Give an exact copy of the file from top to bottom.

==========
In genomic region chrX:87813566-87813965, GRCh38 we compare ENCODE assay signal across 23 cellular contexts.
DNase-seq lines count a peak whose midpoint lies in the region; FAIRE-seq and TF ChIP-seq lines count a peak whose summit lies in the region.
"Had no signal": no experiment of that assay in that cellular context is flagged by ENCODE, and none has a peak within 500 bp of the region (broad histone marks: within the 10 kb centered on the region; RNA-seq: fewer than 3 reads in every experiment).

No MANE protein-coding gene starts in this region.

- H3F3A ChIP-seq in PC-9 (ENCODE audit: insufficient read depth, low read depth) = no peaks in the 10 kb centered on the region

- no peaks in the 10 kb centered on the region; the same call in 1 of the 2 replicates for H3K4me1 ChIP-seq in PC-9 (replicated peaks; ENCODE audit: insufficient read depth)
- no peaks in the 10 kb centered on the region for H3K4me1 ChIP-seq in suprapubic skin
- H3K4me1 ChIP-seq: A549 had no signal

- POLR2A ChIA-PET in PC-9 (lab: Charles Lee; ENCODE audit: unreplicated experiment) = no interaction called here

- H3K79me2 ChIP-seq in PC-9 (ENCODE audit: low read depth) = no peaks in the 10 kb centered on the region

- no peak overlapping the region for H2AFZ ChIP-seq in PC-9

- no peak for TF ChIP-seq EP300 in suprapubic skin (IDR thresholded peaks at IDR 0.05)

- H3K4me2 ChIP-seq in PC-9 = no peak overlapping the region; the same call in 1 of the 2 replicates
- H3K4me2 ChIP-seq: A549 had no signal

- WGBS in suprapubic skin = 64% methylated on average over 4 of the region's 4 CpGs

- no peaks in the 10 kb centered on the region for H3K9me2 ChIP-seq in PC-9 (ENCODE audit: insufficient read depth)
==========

In genomic region chrX:87813566-87813965, GRCh38 we compare ENCODE assay signal across 23 cellular contexts.
DNase-seq lines count a peak whose midpoint lies in the region; FAIRE-seq and TF ChIP-seq lines count a peak whose summit lies in the region.
"Had no signal": no experiment of that assay in that cellular context is flagged by ENCODE, and none has a peak within 500 bp of the region (broad histone marks: within the 10 kb centered on the region; RNA-seq: fewer than 3 reads in every experiment).

No MANE protein-coding gene starts in this region.

- H3F3A ChIP-seq in PC-9 (ENCODE audit: insufficient read depth, low read depth) = no peaks in the 10 kb centered on the region

- no peaks in the 10 kb centered on the region; the same call in 1 of the 2 replicates for H3K4me1 ChIP-seq in PC-9 (replicated peaks; ENCODE audit: insufficient read depth)
- no peaks in the 10 kb centered on the region for H3K4me1 ChIP-seq in suprapubic skin
- H3K4me1 ChIP-seq: A549 had no signal

- POLR2A ChIA-PET in PC-9 (lab: Charles Lee; ENCODE audit: unreplicated experiment) = no interaction called here

- H3K79me2 ChIP-seq in PC-9 (ENCODE audit: low read depth) = no peaks in the 10 kb centered on the region

- no peak overlapping the region for H2AFZ ChIP-seq in PC-9

- no peak for TF ChIP-seq EP300 in suprapubic skin (IDR thresholded peaks at IDR 0.05)

- H3K4me2 ChIP-seq in PC-9 = no peak overlapping the region; the same call in 1 of the 2 replicates
- H3K4me2 ChIP-seq: A549 had no signal

- WGBS in suprapubic skin = 64% methylated on average over 4 of the region's 4 CpGs

- no peaks in the 10 kb centered on the region for H3K9me2 ChIP-seq in PC-9 (ENCODE audit: insufficient read depth)